This week’s carte-de-visite continues the religious theme, in that the subject of the photograph – a young boy, apparently named Alfred – is shown carrying a prayer book and a Rosary, suggesting that this was taken on the occasion of his First Holy Communion. In one of Baroness Orczy’s ‘Scarlet Pimpernel’ novels, Sir Percy Strikes Back (1927), she describes the young lad Amédé wearing for his First Communion ‘an exquisite cloth coat with brass buttons, a silk waistcoat, buckled shoes and a white ribbon sash on his left arm.’ The significance of the large white pole held in his right hand is unclear to me, however. It looks rather like a narwhal tusk, although perhaps it could have been a processional pole for a banner – but why show the pole and not the banner? Perhaps a reader can help?
The Catholic population on Jersey increased rapidly following the French revolution as thousands of Catholic clergy and emigres fled to the island in the wake of persecution. Further secular legislation in 1880 forced another wave of members of religious orders to leave France, and in October of that year two priests from the Missionary Oblates of Mary Immaculate were among those who came to Jersey. Over the next few years they raised funds to build a church for the Catholics of St Helier, and St Thomas was opened in October 1887, possibly not long after this photograph was taken. Despite the large influx of French emigres, St Helier was a predominantly English-speaking town, and certainly the name ‘Alfred’ suggests that the boy was of English rather than French background.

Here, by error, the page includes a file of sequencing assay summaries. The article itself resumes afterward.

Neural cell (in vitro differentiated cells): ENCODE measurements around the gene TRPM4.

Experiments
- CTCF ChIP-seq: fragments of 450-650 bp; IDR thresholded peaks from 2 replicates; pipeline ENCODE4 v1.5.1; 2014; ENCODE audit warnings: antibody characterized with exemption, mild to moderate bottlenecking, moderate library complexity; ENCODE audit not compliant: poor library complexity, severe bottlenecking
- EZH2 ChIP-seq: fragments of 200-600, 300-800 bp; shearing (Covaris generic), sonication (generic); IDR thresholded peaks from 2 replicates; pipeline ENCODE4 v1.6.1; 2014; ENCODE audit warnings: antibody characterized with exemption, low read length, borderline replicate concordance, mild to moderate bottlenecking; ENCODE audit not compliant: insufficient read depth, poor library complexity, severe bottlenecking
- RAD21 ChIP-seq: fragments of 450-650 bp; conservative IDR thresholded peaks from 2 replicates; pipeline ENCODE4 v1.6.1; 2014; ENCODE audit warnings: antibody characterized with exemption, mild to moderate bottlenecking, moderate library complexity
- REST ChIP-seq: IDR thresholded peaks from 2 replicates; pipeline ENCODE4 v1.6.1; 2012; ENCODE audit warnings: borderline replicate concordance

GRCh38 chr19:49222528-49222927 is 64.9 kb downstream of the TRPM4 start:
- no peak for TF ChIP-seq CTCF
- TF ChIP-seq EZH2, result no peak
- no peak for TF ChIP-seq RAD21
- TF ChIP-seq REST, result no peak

The photographer, Ernest Baudoux (1828-1897), was a French emigre, although he had been running a photographic studio in St Helier since 1869. He was joined by his son, also named Ernest, in 1885, so the inscription ‘E. Baudoux & Son’ on the reverse of the card dates this image to somewhere between 1885 and 1887, when Baudoux sold his business to an English photographer named John Stroud. The latest known negative number listed on the excellent historical website relating to the Channel Islands, ‘The Island Wiki’ (https://www.theislandwiki.org/index.php/Ernest_Baudoux) is 36532, whereas this cdv is numbered 37548 – suggesting that this must be one of the very last photographs taken by Baudoux before winding up business.
The front of the card proudly states that the photograph was taken using the chromotype process, and was ‘printed in carbon.’ There were various versions of this process, patented by Joseph Swan and others, and practitioners needed to pay for a license in order to do so. Although it was therefore more expensive, the results were worth it, as the use of carbon instead of silver gave the chromotype a deeper, richer purplish colour and a hard, glossy, metallic finish. Unlike the sepia toning produced by silver, the carbon prints did not become yellow and faded with age, which explains the sharp tones of this image. For more details, see Audrey Linkman’s article ‘The stigma of instability’ in Photographica World 91 (Winter 1999/2000).